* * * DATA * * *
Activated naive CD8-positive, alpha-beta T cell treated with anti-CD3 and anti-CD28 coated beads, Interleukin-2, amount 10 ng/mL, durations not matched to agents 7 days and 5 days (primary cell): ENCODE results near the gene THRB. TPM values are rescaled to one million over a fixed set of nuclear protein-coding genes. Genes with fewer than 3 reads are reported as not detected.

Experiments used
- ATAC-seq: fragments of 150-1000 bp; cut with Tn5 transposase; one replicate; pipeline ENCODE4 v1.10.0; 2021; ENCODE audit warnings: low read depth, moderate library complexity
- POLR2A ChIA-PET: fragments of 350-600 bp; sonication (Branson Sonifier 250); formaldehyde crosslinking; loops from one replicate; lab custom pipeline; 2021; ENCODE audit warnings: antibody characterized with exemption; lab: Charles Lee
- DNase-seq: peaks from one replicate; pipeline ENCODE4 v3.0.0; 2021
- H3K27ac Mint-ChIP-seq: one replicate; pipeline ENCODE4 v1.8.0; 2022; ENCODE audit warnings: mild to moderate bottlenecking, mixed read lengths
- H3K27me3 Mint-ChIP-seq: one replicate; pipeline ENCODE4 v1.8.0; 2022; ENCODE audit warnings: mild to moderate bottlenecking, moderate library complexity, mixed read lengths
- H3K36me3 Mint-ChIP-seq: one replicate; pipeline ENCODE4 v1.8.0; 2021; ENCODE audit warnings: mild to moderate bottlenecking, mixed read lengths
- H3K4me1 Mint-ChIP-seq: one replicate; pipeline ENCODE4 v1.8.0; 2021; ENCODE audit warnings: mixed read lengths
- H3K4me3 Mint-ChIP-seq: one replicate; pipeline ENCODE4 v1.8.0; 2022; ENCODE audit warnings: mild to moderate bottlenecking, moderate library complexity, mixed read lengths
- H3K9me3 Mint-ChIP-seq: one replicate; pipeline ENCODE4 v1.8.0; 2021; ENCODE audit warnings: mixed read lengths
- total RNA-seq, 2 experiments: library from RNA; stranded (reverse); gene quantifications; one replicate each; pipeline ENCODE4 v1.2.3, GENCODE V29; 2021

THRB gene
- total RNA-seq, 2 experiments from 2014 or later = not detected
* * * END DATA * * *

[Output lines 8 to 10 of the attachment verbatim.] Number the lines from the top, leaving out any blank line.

- H3K36me3 Mint-ChIP-seq: one replicate; pipeline ENCODE4 v1.8.0; 2021; ENCODE audit warnings: mild to moderate bottlenecking, mixed read lengths
- H3K4me1 Mint-ChIP-seq: one replicate; pipeline ENCODE4 v1.8.0; 2021; ENCODE audit warnings: mixed read lengths
- H3K4me3 Mint-ChIP-seq: one replicate; pipeline ENCODE4 v1.8.0; 2022; ENCODE audit warnings: mild to moderate bottlenecking, moderate library complexity, mixed read lengths